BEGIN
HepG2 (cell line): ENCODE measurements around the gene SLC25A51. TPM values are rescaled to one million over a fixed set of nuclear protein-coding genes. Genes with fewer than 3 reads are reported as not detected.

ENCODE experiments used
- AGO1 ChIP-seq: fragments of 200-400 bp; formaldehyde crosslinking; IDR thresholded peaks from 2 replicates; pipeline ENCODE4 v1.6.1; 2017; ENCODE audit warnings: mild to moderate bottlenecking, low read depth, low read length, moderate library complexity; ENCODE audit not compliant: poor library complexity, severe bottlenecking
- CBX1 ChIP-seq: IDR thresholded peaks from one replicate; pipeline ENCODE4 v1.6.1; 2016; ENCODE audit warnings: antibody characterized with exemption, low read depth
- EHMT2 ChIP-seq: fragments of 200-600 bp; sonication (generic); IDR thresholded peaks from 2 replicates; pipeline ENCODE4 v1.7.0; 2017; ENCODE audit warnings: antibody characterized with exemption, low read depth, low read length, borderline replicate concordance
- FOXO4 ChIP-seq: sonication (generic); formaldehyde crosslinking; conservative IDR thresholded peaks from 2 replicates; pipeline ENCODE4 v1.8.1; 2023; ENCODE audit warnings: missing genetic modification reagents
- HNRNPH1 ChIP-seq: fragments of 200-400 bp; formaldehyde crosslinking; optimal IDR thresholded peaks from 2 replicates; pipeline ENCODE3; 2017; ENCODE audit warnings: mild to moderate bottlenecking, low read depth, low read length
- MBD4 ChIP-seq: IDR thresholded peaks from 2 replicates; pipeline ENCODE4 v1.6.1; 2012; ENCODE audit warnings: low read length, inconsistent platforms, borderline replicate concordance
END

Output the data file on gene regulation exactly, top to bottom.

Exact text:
HepG2 (cell line): ENCODE measurements around the gene SLC25A51. TPM values are rescaled to one million over a fixed set of nuclear protein-coding genes. Genes with fewer than 3 reads are reported as not detected.

ENCODE experiments used
- AGO1 ChIP-seq: fragments of 200-400 bp; formaldehyde crosslinking; IDR thresholded peaks from 2 replicates; pipeline ENCODE4 v1.6.1; 2017; ENCODE audit warnings: mild to moderate bottlenecking, low read depth, low read length, moderate library complexity; ENCODE audit not compliant: poor library complexity, severe bottlenecking
- CBX1 ChIP-seq: IDR thresholded peaks from one replicate; pipeline ENCODE4 v1.6.1; 2016; ENCODE audit warnings: antibody characterized with exemption, low read depth
- EHMT2 ChIP-seq: fragments of 200-600 bp; sonication (generic); IDR thresholded peaks from 2 replicates; pipeline ENCODE4 v1.7.0; 2017; ENCODE audit warnings: antibody characterized with exemption, low read depth, low read length, borderline replicate concordance
- FOXO4 ChIP-seq: sonication (generic); formaldehyde crosslinking; conservative IDR thresholded peaks from 2 replicates; pipeline ENCODE4 v1.8.1; 2023; ENCODE audit warnings: missing genetic modification reagents
- HNRNPH1 ChIP-seq: fragments of 200-400 bp; formaldehyde crosslinking; optimal IDR thresholded peaks from 2 replicates; pipeline ENCODE3; 2017; ENCODE audit warnings: mild to moderate bottlenecking, low read depth, low read length
- MBD4 ChIP-seq: IDR thresholded peaks from 2 replicates; pipeline ENCODE4 v1.6.1; 2012; ENCODE audit warnings: low read length, inconsistent platforms, borderline replicate concordance